Vebeek, C.J.R., Hicks, T. & Langdon, A. (2011). Biodegradation of bloodmeal-based thermoplastics in green-waste composting. Journal of Polymers and the Environment, published online 19 October 2011.
Permanent Research Commons link: http://hdl.handle.net/10289/5977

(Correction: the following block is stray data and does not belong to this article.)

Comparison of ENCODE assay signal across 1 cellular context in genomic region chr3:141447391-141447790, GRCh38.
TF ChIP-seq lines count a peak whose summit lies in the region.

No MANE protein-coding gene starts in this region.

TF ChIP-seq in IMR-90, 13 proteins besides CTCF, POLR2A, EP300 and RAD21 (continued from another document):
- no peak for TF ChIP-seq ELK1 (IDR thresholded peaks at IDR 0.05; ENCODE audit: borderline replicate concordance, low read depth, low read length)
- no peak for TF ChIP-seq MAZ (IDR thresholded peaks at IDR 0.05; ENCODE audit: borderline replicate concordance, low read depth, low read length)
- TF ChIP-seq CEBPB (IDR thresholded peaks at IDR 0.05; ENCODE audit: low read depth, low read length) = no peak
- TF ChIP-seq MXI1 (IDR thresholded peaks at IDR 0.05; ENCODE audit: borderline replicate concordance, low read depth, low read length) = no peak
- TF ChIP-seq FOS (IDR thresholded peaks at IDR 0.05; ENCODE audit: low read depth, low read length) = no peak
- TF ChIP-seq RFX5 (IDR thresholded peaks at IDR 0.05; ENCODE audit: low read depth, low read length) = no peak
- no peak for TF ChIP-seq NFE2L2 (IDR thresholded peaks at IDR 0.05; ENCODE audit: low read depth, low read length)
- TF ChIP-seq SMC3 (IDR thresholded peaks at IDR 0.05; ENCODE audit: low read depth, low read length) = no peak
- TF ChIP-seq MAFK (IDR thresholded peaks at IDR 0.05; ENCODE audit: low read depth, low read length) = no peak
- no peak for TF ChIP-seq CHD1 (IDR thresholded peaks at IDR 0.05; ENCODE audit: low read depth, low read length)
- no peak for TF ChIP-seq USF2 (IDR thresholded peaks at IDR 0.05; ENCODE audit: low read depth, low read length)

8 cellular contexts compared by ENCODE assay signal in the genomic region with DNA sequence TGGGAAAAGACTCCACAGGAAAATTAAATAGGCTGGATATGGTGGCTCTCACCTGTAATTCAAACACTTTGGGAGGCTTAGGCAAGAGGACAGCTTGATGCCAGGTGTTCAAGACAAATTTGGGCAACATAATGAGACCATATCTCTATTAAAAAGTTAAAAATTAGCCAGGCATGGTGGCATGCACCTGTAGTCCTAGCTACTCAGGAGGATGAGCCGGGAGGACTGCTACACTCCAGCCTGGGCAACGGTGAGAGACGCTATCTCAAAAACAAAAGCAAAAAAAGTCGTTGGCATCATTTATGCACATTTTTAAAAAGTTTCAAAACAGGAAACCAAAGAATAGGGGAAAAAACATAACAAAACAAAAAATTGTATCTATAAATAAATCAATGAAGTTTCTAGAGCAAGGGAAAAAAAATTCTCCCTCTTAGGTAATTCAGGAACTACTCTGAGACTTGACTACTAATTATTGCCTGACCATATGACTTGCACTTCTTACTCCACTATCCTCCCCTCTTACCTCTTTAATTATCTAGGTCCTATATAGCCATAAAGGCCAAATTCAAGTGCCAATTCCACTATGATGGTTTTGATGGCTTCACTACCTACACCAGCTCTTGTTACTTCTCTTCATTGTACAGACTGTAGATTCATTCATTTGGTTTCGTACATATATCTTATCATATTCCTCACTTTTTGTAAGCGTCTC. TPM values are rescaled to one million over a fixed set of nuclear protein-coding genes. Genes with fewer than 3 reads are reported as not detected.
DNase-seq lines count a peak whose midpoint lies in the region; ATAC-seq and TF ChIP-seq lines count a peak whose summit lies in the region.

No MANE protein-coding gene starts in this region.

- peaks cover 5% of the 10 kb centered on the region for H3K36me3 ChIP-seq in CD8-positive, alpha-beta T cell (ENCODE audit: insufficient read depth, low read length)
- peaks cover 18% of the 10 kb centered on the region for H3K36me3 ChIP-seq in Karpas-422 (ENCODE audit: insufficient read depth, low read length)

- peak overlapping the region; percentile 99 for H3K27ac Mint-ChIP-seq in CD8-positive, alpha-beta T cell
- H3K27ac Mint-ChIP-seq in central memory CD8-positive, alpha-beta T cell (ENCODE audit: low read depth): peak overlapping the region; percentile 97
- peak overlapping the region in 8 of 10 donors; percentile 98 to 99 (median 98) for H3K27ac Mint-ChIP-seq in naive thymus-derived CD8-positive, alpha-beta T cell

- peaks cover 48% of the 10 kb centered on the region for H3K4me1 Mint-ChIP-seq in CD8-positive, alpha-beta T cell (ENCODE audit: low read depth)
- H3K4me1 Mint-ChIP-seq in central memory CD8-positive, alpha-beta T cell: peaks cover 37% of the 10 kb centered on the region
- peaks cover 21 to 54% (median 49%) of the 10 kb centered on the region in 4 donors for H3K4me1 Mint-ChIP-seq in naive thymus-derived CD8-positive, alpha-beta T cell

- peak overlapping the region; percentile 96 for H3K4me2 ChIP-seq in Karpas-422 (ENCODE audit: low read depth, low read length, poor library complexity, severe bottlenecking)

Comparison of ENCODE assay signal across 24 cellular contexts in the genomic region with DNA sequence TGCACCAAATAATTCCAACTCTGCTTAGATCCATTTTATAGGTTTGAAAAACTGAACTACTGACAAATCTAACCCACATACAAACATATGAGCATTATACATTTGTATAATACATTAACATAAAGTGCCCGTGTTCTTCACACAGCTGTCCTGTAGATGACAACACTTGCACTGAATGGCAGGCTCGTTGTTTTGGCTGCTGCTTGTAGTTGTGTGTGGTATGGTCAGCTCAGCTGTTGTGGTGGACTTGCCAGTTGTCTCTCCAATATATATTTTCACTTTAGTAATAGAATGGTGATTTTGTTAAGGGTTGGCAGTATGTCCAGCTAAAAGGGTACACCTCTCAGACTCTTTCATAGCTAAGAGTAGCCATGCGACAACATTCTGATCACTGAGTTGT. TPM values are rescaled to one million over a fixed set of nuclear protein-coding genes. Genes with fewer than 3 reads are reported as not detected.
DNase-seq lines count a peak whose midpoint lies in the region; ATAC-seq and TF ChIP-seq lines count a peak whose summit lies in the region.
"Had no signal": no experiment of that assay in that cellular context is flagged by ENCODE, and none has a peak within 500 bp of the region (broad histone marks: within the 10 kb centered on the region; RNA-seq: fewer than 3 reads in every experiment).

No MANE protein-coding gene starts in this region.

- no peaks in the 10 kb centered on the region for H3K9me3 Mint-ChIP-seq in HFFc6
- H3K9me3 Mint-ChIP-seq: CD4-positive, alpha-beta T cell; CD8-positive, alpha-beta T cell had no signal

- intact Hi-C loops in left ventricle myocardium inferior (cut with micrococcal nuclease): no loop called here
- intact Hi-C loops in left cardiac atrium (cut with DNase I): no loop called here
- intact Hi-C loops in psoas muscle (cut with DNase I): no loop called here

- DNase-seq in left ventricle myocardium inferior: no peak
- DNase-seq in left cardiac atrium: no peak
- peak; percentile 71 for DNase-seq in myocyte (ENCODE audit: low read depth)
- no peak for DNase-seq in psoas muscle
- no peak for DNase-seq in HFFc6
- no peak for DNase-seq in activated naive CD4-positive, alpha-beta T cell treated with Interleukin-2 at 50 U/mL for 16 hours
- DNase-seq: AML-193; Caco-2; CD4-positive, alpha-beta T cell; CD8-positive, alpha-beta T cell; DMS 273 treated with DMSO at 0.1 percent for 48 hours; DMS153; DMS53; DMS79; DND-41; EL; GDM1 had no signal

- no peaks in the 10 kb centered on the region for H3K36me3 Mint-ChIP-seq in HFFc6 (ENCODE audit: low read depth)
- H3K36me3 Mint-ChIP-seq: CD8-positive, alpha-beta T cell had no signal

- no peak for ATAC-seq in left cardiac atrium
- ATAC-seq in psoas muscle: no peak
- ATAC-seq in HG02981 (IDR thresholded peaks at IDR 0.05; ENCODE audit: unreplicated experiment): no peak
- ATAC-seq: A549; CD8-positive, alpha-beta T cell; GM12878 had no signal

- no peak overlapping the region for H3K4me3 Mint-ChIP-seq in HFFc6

Polymers that are compostable and manufactured from renewable resources have gained significant importance in recent years. The objective of this work was to assess the biodegradability of bloodmeal-based thermoplastics in a commercial green-waste composting situation. Materials plasticised with tri-ethylene–glycol lost about 45% of their original mass after 12 weeks composting while unplasticised samples lost 35%. Degradation appeared to have been in two phases; an initial loss of soluble, low molecular compounds in the mesophilic phase followed by degradation of high molecular compounds as the temperature exceeded about 40 °C in the thermophilic phase. It was found that as degradation proceeded materials became more soluble. In addition, plasticised and unplasticized samples contained about 60 wt% moisture after 4 weeks of composting conditioning at 50% relative humidity resulted in approximately 8–10 wt% moisture, unaffected by the extent of degradation. FTIR revealed that proteins underwent hydrolytic cleavage resulting in the formation of primary amines. A significant reduction in combustion temperature was observed, indicative of a reduction in covalent bonding, likely due to shorter chains lengths or less cross-linking.